Oscar-nominated film captures radicalization of environmentalism
"If a Tree Falls: A Story of the Earth Liberation Front" was nominated for best documentary feature at the 2012 Academy Award.

A film about an Eugene-based cell of the Earth Liberation Front was nominated for best documentary feature at the 2012 Academy Awards. The story focuses on the radicalization of an unlikely New Yorker — who would eventually move to Oregon and take part in setting fire to the offices of Superior Lumber in Glendale — along with the serious consequences of his actions.

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By Zach Urness of the Daily Courier

Lost in the glitz, glamor and general nonsense of the Academy Awards on Sunday night was a film nominated for best documentary feature, and it’s one that hits close to home for Oregonians.

The film is titled, “If a Tree Falls: A Story of the Earth Liberation Front” by directors Marshall Curry and Sam Cullman.

On the surface, the film chronicles the rise and fall of a Eugene-based cell of the Earth Liberation Front (ELF), a radical environmental group that rose to prominence during the 1990s and early 2000s for setting fire to timber companies, slaughterhouses and even a $12 million ski lodge in an effort to discourage those it viewed as harming the environment.

The footage itself will look familiar to many locals, since much of the story takes place in Eugene and focuses on the group that torched offices at Superior Lumber Co. in Glendale and Jefferson Poplar Farm in Clatskanie.

But the story is about much more than the battles between environmentalists and loggers; it’s about radicalization, consequences and our notion of the word “terrorism.”

The film begins with Daniel McGowan, an affable and seemingly ordinary New Yorker who just so happens to be facing ecoterrorism charges and a possible life sentence in jail.

McGowan comes across as somewhat buffoonish, but certainly not dangerous or volatile, and among the last people you’d suspect of being labeled a terrorist.

And therein lies the film’s brilliance.

The directors skillfully navigate the process of how McGowan — a business major in college and son of a New York City police officer — becomes radicalized.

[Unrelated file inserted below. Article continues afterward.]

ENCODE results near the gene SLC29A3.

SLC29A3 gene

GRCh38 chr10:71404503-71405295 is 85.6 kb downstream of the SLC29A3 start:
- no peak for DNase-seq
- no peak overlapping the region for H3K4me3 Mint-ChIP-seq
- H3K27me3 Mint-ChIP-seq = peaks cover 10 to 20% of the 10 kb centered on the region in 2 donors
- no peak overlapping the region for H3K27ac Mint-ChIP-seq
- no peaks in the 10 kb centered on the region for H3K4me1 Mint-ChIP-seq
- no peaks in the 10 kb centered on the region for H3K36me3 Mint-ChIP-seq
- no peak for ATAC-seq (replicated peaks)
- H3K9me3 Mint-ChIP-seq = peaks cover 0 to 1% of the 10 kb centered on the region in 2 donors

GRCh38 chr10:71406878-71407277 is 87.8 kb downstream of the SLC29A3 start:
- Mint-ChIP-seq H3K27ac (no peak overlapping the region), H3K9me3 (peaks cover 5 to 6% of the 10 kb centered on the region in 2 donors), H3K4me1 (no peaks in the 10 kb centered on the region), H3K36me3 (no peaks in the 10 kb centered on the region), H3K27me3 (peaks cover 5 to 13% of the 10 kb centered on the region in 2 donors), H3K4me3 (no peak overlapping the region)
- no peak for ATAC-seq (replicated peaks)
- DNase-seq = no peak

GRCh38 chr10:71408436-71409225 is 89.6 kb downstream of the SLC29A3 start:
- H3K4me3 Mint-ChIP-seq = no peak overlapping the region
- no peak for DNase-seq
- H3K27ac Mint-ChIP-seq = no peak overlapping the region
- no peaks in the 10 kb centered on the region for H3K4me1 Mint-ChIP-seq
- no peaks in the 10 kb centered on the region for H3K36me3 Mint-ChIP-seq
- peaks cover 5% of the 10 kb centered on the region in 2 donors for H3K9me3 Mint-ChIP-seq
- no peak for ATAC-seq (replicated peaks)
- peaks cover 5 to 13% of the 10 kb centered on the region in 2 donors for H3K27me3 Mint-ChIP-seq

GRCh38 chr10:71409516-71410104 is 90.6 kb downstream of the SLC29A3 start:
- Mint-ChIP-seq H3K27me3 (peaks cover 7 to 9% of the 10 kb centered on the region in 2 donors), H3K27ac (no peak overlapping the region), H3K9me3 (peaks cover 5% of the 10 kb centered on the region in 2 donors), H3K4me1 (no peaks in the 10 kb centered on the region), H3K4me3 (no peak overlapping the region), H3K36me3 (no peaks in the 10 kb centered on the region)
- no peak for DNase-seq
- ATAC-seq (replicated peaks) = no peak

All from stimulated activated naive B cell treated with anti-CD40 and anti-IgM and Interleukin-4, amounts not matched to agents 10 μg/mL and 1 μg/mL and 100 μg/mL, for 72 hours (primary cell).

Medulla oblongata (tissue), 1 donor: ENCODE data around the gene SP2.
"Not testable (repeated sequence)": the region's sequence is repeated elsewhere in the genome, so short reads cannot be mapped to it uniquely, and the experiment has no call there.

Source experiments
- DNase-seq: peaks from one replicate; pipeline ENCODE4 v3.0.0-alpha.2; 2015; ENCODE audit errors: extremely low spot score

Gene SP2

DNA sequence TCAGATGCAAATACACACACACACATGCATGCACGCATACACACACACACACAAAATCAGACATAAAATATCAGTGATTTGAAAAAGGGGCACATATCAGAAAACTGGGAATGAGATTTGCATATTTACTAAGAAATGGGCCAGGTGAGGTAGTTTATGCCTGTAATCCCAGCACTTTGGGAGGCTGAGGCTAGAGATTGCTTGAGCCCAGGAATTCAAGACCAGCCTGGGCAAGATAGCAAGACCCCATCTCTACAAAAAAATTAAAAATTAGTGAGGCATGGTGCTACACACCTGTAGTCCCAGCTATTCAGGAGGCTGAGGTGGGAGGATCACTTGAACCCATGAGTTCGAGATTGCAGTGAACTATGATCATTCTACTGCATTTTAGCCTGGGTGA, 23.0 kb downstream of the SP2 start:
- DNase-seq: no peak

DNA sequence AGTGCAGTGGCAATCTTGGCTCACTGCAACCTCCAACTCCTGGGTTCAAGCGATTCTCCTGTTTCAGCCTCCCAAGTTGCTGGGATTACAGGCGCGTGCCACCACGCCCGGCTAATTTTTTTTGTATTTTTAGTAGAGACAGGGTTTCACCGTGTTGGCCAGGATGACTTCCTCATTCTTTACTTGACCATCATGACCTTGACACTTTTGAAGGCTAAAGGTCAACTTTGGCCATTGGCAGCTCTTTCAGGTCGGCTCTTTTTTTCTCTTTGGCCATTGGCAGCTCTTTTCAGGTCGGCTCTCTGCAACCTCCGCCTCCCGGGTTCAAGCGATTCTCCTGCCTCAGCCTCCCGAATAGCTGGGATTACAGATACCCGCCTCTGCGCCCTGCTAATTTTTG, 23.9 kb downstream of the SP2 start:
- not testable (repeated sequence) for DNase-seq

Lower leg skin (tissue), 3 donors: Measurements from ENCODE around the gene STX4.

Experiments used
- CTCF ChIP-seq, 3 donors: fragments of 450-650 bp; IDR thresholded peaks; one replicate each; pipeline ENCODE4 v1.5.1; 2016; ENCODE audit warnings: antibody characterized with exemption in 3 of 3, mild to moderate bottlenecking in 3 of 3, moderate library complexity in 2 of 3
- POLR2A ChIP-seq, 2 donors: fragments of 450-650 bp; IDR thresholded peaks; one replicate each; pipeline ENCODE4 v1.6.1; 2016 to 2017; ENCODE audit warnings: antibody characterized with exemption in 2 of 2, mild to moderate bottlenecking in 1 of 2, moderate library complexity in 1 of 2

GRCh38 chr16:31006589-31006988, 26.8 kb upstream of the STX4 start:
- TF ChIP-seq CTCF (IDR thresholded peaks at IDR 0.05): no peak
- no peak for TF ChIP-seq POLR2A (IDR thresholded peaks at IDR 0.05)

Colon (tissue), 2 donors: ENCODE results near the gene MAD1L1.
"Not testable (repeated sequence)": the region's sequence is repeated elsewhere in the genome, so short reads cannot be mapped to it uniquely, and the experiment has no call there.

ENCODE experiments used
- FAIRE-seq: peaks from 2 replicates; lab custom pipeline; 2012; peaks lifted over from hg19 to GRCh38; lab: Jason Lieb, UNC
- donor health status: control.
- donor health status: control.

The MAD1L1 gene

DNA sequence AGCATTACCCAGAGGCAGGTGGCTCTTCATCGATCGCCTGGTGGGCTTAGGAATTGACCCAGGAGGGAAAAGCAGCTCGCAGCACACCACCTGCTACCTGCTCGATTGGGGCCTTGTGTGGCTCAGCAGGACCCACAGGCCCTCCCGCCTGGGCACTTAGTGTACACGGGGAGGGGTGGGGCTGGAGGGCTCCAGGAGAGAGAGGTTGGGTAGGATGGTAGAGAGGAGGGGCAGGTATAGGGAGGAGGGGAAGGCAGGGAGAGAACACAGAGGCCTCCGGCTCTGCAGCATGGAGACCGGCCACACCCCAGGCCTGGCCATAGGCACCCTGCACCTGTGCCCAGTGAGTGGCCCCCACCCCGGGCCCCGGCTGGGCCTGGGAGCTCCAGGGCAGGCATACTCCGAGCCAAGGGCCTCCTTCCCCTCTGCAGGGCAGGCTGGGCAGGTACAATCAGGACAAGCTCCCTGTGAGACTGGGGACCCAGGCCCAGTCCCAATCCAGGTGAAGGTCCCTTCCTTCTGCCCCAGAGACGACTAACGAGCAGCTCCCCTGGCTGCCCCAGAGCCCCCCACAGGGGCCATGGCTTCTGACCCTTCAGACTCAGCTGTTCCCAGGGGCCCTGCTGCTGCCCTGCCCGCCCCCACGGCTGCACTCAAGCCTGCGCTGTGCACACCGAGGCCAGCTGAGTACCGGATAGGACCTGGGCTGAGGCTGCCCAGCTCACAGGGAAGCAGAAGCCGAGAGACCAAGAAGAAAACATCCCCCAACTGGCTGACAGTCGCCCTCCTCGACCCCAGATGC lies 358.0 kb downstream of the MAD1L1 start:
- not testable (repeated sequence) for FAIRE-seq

The film touches on old-growth logging and habitat destruction as part of the reason for McGowan’s transformation, but also shows some truly horrific footage of police beating and pepper-spraying environmental protesters in Eugene. It captures the bitterness, frustration and sense of hopelessness that led a group of idealists to make the jump from protest to terrorism.

“When you’re screaming at the top of your lungs and no one hears you, what are you supposed to do?” McGowan says in the film. “Why are we being so gentle in our activism when this is what’s happening?”

But the film is not a ploy for sympathy for the ELF and environmental extremism. Indeed, the footage shows the group as ill-informed, naive and reckless, especially when they they firebomb Jefferson Poplar Farm based on faulty information.

There’s a nice balance between the activists and those in the logging industry who suffer as a result of their actions.

Steve Swanson, who was president of Superior Lumber and had his offices in Glendale firebombed by McGowan’s group, provides a reality check and face to those victimized.

“After the fire, we really looked over our shoulder,” Swanson says in the film.

The cat-and-mouse game between the ELF and police attempting to arrest them provides quick-paced action, and McGowan’s impending prison sentence knocks home the very real consequences of the ELF’s actions.

At its heart, the film provides a window into the process and consequences of radicalization. It doesn’t justify the actions of McGowan and the ELF, but it does allow the audience to understand why it happened.

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Note: Find screenings for the film at this website, or simply order, rent or stream the documentary from Netflixs here.


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